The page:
Quitting a job may seem like the easiest thing in the world—until you do it. Certainly, there’s been a lot of quitting going on lately. In February, Fortune reported four million people quit their jobs each month for six months in a row during what is now known as the Great Resignation. So, if you’re reading this, the chances are high you are contemplating a move. Here’s how to tell your boss “I quit you” without making it too angry or too awkward.
How To Tell Your Boss “I’m Just Not That Into You”
If you’re about to quit you’re probably thinking how it will go. Wouldn’t it be great if you knew your boss would say, “I’m so happy for you?” We’re going to assume this is less likely to happen, simply because 57% of employees leave because of a bad boss. A good boss would react to your resignation like a champ, sharing praise for your work and saying they’re sorry to see you go. A bad boss—not so much. This is probably especially true in those highly sought-after roles like tech or healthcare, where finding your replacement is going to be a bear.
The Harvard Business Review looked at how bosses respond to the big quit by employees, and they suggest there are five typical emotional reactions from bosses.
- Your boss gets mad. They feel betrayed. It’s personal.
What to do: Give them space. Thank them for their support. Share that you’re not planning on leaving them in a pickle; you’ll stick around for the transition. (Unless you’re the one that’s mad and making a fast exit).
- Your boss criticizes your future plans. Really? Yes, it happens.
What to do: Don’t argue. Don’t try to defend your decision. “Kill” them with kindness by stating firmly, “I’ve decided this is the best course of action for me.”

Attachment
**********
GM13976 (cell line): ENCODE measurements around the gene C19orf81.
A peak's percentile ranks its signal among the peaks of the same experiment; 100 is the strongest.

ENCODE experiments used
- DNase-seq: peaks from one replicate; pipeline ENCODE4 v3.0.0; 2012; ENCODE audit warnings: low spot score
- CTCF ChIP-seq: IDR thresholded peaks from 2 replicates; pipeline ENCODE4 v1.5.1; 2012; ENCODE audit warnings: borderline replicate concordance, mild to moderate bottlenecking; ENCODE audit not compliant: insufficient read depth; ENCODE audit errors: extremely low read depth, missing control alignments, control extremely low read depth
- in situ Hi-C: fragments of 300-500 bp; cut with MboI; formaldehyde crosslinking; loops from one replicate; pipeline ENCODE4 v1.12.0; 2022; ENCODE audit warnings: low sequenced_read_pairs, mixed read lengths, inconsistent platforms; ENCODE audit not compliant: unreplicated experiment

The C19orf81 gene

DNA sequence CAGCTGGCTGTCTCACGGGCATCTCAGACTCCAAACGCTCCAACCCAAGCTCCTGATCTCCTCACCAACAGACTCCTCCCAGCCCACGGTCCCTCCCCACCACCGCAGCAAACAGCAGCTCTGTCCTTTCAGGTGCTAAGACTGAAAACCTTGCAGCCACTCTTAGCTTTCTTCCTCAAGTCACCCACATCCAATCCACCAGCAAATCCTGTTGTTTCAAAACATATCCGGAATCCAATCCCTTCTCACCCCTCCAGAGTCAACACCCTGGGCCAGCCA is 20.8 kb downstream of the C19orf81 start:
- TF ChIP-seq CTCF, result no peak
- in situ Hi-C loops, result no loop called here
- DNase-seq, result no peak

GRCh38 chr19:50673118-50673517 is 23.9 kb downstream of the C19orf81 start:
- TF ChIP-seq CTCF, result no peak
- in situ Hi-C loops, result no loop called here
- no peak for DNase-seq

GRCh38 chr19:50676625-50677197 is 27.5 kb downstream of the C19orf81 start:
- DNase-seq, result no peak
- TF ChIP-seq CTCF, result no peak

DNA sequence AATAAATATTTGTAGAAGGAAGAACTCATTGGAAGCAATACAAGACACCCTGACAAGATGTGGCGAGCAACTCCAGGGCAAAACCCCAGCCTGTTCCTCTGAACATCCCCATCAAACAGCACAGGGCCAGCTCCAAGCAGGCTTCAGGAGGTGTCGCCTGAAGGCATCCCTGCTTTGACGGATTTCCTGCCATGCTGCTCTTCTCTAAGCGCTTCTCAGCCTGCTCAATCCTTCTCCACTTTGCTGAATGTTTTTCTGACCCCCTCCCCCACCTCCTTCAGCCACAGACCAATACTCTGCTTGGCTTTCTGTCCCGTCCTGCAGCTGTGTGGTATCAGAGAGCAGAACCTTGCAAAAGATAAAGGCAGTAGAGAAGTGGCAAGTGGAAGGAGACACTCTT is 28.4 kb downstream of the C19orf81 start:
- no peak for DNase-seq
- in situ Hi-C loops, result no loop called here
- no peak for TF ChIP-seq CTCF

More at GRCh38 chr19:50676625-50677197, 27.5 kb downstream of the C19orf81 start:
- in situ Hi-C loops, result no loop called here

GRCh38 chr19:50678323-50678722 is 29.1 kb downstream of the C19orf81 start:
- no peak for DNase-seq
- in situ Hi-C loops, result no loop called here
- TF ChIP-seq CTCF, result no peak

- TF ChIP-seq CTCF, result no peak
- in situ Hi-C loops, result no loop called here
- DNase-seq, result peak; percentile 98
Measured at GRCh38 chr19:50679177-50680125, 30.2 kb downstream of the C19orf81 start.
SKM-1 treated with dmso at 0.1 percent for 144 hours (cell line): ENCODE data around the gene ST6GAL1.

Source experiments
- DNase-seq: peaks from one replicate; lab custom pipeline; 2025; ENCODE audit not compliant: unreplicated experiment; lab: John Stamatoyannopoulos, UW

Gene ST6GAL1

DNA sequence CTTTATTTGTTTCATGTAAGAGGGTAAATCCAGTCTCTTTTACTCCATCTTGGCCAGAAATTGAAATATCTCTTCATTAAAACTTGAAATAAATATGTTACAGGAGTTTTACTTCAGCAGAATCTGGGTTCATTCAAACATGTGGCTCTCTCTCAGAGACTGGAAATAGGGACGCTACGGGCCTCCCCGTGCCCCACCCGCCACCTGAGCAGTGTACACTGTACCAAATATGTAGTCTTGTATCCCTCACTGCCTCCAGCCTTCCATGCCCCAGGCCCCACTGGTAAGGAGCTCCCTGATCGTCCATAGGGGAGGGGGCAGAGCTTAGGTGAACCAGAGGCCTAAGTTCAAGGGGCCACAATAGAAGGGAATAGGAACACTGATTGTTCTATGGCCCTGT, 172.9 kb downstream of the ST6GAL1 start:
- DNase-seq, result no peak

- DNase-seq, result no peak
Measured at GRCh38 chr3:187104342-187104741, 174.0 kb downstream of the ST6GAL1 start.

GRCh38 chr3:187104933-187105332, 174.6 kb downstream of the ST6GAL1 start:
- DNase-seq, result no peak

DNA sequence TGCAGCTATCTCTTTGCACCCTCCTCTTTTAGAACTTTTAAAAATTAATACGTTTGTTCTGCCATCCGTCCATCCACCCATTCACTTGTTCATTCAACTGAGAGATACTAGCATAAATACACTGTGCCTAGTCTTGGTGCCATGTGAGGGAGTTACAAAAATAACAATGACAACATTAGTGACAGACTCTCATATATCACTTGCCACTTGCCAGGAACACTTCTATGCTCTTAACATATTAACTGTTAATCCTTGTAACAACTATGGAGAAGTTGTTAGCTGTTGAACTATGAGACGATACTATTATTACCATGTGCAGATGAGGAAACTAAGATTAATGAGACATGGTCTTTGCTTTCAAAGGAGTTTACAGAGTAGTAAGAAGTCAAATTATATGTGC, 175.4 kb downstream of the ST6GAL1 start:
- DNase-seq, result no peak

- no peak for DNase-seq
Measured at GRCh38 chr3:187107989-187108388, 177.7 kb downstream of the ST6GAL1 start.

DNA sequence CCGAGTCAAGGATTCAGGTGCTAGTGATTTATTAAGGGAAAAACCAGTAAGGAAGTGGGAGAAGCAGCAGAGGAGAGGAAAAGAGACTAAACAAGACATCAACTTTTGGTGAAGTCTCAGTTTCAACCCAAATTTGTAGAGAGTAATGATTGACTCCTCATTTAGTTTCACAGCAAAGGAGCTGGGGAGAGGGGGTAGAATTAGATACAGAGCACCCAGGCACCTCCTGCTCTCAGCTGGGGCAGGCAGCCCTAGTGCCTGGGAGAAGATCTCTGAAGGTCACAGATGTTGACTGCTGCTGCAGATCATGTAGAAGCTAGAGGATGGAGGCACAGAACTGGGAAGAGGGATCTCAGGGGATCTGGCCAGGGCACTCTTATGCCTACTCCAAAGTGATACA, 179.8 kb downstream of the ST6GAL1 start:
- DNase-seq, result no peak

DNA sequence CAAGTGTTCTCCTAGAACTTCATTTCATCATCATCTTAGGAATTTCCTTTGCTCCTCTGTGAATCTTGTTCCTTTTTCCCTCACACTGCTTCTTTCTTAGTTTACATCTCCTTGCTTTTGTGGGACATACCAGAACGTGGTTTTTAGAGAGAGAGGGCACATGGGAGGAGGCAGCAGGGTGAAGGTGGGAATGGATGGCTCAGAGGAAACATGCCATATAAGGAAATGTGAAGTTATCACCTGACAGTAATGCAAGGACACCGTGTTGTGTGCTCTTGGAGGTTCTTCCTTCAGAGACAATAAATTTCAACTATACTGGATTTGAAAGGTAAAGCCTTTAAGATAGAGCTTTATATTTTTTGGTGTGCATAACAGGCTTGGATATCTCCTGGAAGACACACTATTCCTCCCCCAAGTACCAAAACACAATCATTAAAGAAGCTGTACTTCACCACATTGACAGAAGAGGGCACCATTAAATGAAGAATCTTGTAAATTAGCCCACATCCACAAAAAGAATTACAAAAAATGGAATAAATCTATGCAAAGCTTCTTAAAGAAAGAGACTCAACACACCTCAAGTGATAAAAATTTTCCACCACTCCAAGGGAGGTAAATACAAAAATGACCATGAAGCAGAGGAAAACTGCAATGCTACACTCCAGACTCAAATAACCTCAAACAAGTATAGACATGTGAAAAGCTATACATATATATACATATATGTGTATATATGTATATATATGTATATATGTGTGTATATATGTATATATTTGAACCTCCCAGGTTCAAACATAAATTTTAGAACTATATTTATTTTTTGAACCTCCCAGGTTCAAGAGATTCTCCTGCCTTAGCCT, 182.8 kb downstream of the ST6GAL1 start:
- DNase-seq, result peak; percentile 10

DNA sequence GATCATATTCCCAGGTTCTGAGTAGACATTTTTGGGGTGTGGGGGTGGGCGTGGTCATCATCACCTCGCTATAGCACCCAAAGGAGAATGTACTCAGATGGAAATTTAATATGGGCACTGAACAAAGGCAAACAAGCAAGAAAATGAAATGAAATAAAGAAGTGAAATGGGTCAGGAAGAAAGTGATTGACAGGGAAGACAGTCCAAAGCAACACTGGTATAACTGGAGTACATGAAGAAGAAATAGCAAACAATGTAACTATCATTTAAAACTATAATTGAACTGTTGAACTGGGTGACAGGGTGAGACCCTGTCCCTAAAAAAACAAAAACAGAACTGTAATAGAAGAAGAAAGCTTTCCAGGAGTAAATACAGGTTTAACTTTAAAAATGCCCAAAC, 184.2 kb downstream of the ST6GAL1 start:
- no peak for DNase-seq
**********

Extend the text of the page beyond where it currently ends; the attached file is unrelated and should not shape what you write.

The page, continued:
- Your boss may try to intimidate you in some way. This is a reactive in-the-moment action designed to help your boss regain their footing.
What to do: Ignore it. Move on. Recognize that you’ve made the right decision.
- Your boss may guilt trip you. This is a hard one if you have a close relationship to your manager and really like your team.
What to do: Reiterate the amount of time you’re willing to help during a transition. Maybe you’ll even field a call or two from your replacement. Share how much you appreciated the work and the team but that it is time for you to move on.
- Your boss makes a counteroffer. What happens if the company comes back with more money that goes above even what your new job offers?
What to do: Don’t be tempted by it. There’s plenty of data that shows trust is broken once you’ve resigned. Typically, more money doesn’t address all of the issues that led you to look for another job. Could accepting a counteroffer put a big target on your back? Potentially, yes.
Saying “I quit” may be satisfying but it’s never easy. If you’re ready to make that move, contact Prosum to represent you to top employers looking for talent. We match job seekers with great companies and better bosses. Call on us.